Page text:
This past Sunday we kicked off Advent 2014 by taking a slightly different perspective on the traditional theme of HOPE. We specifically spoke of RISK and how essential it is to having a growing faith, built on Matthew 14:22-33. We noted the significance of faith to abundant life in that faith is described at “the substance of things hoped for, the evidence of things unseen.” Additionally, “without faith it is impossible to please God, for whoever would draw near to God must believe that he exists and that he rewards those who seek him” (Hebrews 11:6). Faith is that which grounds us to HOPE; it helps us lay hold of that which we cannot see, like hope in the nature of God and hope for the promises of God. Risk, on the other hand, could be described as the action taken in light of faith/hope. This risk, taken at the prompting of Jesus, grows our faith. A risk-taking faith encounters the power and presence of God in mighty ways.

 

In the days following the sermon, I’ve had some great questions and conversations come up in regards to risk (from POINTgroup, from emails, and in person!). In light of these, here are some quick thoughts to prod you a few steps further:

 

  • If I had to define “risk” in terms of the spiritual truth that we are going after here (which I probably should have done in the sermon!), it would be this. “Risk is taking action, based on a perceived leading of the Holy Spirit, where the desired outcome is ONLY possible through the power of God.” This has three main parts. 1) Risk is action, not just attitude. 2) It’s based on God’s leading and/or His priorities, not simply on us having a “good idea”. 3) The outcome rests in God’s control, not ours, so that He gets the credit and the glory.
  • One way to evaluate whether you are taking risks, is a) whether you ever feel fear, and b) what you do about it. If you never notice yourself feeling fear, you probably need to ask Jesus why you don’t see Him and how he wants you to “get out of the boat”. Conversely, if you feel lots of fear, but it seems to shackle or control you, then you are probably still not taking healthy risks and finding Jesus faithful in the midst of your fear. Interestingly, in the story from Matthew 14, Jesus doesn’t condemn the disciples for their fear . . . He tells them to “take courage”. A healthy risk-taking faith desires to be with Jesus wherever He is, even when it’s scary. This opens the door for courage. Don’t feel guilty over fear or run from it. Look to Jesus and take courage!
  • We must self-analyze our risk-taking faith beyond what feels “difficult” or “challenging”. Perceived challenges can arise from too many sources to validate a risk-taking faith. In fact, challenges can arise because of sin, because our faith is being challenged (and we remain unyielding), because we are simply overextending ourselves in directions where the Lord isn’t leading, etc. I believe healthy risk will often be challenging, but in a profoundly hopeful way that is consistent with the promises of Scripture.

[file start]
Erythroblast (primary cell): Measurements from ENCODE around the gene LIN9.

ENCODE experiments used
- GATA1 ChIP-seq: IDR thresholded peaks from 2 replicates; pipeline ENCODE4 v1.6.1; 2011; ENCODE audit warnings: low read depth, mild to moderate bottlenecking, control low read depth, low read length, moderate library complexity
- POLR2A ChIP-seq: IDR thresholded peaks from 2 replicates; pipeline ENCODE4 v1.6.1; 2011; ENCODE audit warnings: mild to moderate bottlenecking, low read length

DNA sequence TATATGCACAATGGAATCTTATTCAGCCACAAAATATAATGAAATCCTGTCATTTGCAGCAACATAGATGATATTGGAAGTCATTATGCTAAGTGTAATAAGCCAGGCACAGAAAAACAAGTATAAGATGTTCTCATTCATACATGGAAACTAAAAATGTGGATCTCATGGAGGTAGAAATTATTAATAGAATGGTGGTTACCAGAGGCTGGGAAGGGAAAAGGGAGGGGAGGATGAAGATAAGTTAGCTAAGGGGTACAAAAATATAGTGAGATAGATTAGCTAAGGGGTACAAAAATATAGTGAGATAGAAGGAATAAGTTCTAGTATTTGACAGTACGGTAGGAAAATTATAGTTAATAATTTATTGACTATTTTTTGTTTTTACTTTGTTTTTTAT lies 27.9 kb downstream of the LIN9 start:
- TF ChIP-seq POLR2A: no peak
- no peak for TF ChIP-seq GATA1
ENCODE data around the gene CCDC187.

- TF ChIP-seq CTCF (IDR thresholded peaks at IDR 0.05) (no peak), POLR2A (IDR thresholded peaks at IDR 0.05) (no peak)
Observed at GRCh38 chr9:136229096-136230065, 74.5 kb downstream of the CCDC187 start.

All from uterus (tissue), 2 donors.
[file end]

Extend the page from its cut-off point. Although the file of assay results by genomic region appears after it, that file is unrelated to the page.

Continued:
• One of the absolute best ways to know whether you are employing a healthy risk-taking faith is simple. Are you growing in affection for Jesus? Can you point to ways that you’ve obeyed what He’s asked. I think this is why the “Hall of Faith” chapter in Hebrews is followed up by:

 Therefore, since we are surrounded by so great a cloud of witnesses, let us also lay aside every weight, and sin which clings so closely, and let us run with endurance the race that is set before us,  looking to Jesus, the founder and perfecter of our faith, who for the joy that was set before him endured the cross, despising the shame, and is seated at the right hand of the throne of God. Consider him who endured from sinners such hostility against himself, so that you may not grow weary or fainthearted. (Hebrews 12:1-3)

 

  • Here are a handful of examples of these sorts of risks from my life where I’ve seen God grow me, my faith, my relationships and ultimately my affection for Him . . . all of which have prompted me to desire to risk more!

    • Making time to read my Bible, whether I’m busy and/or tired
    • Go on short-term missions
    • Learn how to play the guitar (because I sensed God wanting me to do it)
    • Let someone hold me accountable to practical discipleship principles like time in the Word, Bible memorization, and overcoming sin
    • Giving tithes and offerings to the local church and other worthy causes
    • Asking a friend, “What is stopping you from following Jesus?”
    • Living within my means and saying “no” to certain wants, even if I could technically afford it
    • Having kids
    • Admit (to God and others) my limitations as a parent, husband, friend and leader, etc.
    • Prayerfully considering how to better lead and love my wife
    • Purposefully disciple another person
    • Be an invested member of a local church

 

I hope this goes a small way in continuing to grow a risk-taking, God-honouring, soul-satisfying faith! Here’s a parting thought from the Apostle Paul:

 “But Jesus said to me, ‘My grace is sufficient for you, for my power is made perfect in weakness.’ Therefore I will boast all the more gladly of my weaknesses, so that the power of Christ may rest upon me. For the sake of Christ, then, I am content with weaknesses, insults, hardships, persecutions, and calamities. For when I am weak, then I am strong.” (2Corinthians 12:9-10)


Mar 22 2013